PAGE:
In Orthodox parlance we speak of a “letter said to be written to Maris.” (Canon 1 of Trullo) This letter was read during the 10th session of the Council of Chalcedon and is of no minor historical importance. Chief among the Oriental Orthodox’ reasons for rejecting Chalcedon, and therefore union with the Orthodox Catholics, is specifically because the approval of the letter.
Allegedly, it proves that the concilliar fathers of Chalcedon were not only dastardly, but also heretics. It would definitively show that the council was Nestorian, and Leo’s Tome and its excommunication of Nestorius must be understood in this light.
The “official” Orthodox stance since the fifth ecumenical council is that Ibas did not really write a Letter to Maris and that it was some sort of forgery. Yet, since the advent of modernism, scholarship has totally betrayed the traditional Orthodox view and has embraced the Oriental Orthodox approach to the history of Chalcedon to the point that this is a scholarly consensus: Ibas really wrote the letter and the council endorsed it.
Both mainstream Roman Catholic and Orthodox sources take this stance, but in so doing condemn the fathers of Council of Constantinople II to be crass historical revisionists. This obviously lends credibility to the Oriental Orthodox position.
In this article, we will be questioning the mainstream narrative and offer what we hope is a more historically consistent solution to the problem. That is, we are improving upon the currently available scholarship. In so doing, our aim is to return Orthodox to their traditional understanding without sacrificing a historically reliable approach to the episode.
Reviewing the Mainstream Scholarly Perspective. Father Richard Price, our generation’s preeminent scholar and translator of the ecumenical councils, sums up what occurred (in his eyes). It can be summarized in two main points:
First, the Roman Legate, Paschasinus, endorsed the Letter to Maris by mistake. Second, due to the procedure of an ecumenical council demanding universal consent, everyone (embarrassingly) went along with it and implicitly endorsed the same letter.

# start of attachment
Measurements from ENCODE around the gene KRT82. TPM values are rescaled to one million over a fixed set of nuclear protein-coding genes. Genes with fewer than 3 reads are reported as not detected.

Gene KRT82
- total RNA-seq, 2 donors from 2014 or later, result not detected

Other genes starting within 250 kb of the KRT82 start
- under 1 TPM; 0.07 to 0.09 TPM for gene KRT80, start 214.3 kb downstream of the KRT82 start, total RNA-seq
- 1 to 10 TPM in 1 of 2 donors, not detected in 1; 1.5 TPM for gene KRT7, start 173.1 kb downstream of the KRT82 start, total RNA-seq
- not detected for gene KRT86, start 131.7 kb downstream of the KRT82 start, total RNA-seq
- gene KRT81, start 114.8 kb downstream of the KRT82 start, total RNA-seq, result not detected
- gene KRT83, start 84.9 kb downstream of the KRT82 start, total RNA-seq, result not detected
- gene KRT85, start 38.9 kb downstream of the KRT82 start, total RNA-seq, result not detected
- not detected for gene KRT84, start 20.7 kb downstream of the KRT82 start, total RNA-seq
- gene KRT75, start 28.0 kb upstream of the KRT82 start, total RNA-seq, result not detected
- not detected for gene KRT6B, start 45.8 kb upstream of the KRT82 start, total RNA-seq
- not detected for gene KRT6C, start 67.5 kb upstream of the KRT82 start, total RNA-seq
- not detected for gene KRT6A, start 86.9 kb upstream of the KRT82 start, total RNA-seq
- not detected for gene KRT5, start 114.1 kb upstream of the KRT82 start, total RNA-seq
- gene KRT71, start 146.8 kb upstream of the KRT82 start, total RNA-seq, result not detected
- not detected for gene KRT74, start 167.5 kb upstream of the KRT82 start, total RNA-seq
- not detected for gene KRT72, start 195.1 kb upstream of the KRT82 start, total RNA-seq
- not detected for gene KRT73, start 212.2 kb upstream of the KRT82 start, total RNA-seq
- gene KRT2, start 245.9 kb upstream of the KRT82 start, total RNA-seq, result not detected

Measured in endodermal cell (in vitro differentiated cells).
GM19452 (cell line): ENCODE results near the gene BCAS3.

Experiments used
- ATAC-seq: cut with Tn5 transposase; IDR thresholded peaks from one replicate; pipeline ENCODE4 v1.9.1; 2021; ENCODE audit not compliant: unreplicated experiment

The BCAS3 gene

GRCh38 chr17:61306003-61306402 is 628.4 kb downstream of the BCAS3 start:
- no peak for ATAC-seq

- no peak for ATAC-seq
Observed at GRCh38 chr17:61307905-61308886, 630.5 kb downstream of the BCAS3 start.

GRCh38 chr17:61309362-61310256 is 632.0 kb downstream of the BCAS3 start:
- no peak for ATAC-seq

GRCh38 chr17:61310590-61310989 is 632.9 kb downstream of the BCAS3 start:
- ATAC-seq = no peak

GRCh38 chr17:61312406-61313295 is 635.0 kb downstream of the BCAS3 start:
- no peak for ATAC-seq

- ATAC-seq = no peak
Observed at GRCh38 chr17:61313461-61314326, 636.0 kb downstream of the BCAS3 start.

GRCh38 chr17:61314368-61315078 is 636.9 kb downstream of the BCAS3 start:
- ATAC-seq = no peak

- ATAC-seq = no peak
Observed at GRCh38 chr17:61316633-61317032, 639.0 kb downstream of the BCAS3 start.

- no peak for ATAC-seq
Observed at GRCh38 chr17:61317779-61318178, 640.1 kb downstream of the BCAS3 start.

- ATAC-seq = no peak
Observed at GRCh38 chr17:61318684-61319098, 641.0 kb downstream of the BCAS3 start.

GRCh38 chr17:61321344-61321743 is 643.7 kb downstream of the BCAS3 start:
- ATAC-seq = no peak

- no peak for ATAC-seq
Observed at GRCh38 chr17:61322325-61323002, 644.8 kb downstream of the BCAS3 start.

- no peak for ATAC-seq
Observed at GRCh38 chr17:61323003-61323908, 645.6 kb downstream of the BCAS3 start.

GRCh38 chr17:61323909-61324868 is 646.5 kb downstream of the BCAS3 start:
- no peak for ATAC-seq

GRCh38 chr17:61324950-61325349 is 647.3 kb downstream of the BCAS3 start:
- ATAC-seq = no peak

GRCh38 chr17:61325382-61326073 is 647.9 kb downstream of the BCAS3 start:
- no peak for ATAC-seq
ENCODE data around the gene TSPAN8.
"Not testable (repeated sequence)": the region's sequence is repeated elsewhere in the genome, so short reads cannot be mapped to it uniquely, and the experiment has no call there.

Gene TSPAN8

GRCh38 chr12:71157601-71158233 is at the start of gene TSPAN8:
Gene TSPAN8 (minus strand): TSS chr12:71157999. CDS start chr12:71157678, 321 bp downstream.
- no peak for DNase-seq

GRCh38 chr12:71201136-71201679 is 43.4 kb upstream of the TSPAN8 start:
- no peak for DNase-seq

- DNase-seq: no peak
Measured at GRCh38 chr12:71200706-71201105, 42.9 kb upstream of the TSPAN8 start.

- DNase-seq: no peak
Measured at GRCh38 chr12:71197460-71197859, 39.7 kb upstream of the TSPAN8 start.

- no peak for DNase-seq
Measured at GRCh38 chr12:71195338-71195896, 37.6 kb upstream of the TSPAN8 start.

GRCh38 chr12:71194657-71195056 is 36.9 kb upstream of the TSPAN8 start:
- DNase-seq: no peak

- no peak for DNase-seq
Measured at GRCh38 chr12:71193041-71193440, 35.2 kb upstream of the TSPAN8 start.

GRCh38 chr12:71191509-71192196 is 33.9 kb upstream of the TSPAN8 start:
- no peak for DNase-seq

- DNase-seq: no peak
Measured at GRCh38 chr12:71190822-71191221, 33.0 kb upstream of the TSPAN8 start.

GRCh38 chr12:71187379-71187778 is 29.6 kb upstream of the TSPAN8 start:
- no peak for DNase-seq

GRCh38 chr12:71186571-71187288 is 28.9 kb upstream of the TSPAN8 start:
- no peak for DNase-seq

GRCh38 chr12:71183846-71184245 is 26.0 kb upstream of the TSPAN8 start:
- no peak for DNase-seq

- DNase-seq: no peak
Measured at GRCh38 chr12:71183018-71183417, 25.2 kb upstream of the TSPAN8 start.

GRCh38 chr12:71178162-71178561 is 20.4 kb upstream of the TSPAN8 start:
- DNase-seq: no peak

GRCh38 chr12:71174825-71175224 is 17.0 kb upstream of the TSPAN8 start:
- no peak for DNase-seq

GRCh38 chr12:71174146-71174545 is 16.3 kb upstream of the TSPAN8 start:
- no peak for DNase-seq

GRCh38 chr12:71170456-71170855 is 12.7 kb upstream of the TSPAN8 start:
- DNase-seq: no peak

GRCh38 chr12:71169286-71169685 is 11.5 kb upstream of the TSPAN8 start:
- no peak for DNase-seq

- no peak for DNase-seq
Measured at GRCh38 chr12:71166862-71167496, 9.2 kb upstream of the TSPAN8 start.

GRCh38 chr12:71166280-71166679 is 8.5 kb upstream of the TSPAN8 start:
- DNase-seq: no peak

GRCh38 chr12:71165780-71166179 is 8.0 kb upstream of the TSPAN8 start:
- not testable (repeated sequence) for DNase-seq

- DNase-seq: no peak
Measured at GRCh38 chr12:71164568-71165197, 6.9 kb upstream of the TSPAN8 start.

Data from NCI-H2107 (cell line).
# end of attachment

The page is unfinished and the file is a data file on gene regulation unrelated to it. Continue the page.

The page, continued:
In Father Price’s own words:
It fell to Paschasinus, as the senior papal legate, to deliver the first verdict. His sentence in favour of the reinstatement of Ibas in the see of Edessa was right and proper, but unfortunately it included the statement ‘and from the reading of his letter we have found him to be orthodox’. We can only suppose that he had either failed to grasp the contents of the letter (his Greek was limited, and his attention may have been wandering), or did not appreciate how offensive it was to the eastern bishops, who recognized the need to reinstate Ibas but had vast respect for Cyril and Ephesus I. But conciliar etiquette involved, as we have seen, a requirement of unanimity. This made it impossible for the bishops who spoke after him to express disagreement. Maximus of Antioch actually repeated his commendation of the letter, not out of conviction (for he was firmly in the Cyrillian camp and had been a protégé of Dioscorus), but because his tenure of his own see was insecure and depended on papal support. The other bishops, as they delivered their verdicts, sagely omitted all reference to the letter. Paschasinus’ and Maximus’ praise of the letter proved an acute embarrassment when the Three Chapters, one of which was this same Letter to Mari, were condemned a century later by both the emperor Justinian and Constantinople II. (p. 16 of Presidency and Procedure at Early Ecumenical Councils)
As we can see, Price’s thesis literally demands that the Chalcedonian fathers bumbled into endorsing the letter out of ineptitude, ingratiation, and procedural necessity.
This explanation, though the “best” one scholarship has yet provided, is obviously less than satisfying. Price appears aware of this, as he writes elsewhere:
They must therefore have found the Letter to Mari hugely embarrassing; yet, by restoring Ibas to his see immediately after a reading of the letter, they seemed to imply approval of it. This was often adduced by anti Chalcedonians in the subsequent period as evidence that the bishops had in effect rejected Cyril and approved Nestorianism (Price and Gaddis’ Acts of Chalcedon, Vol II, p. 270)
From this, we must ask ourselves, does the documentary evidence prove that the concilliar fathers were (1) mindless, embarrassed bumblers and (2) explicitly endorsing the Letter of Ibas? Both must be established in order to justify the “scholarly consensus” and, ultimately, the Oriental Orthodox position on the council.
Sessions 9 and 10 of the Chalcedon. Ironically, one does not need to review very many historical documents to test the preceding historical hypothesis. With the exception of a couple relevant sections from the minutes of Ephesus II and Constantinople II, understanding this issue requires reviewing a limited amount of sections from Sessions 9 and 10 of Chalcedon.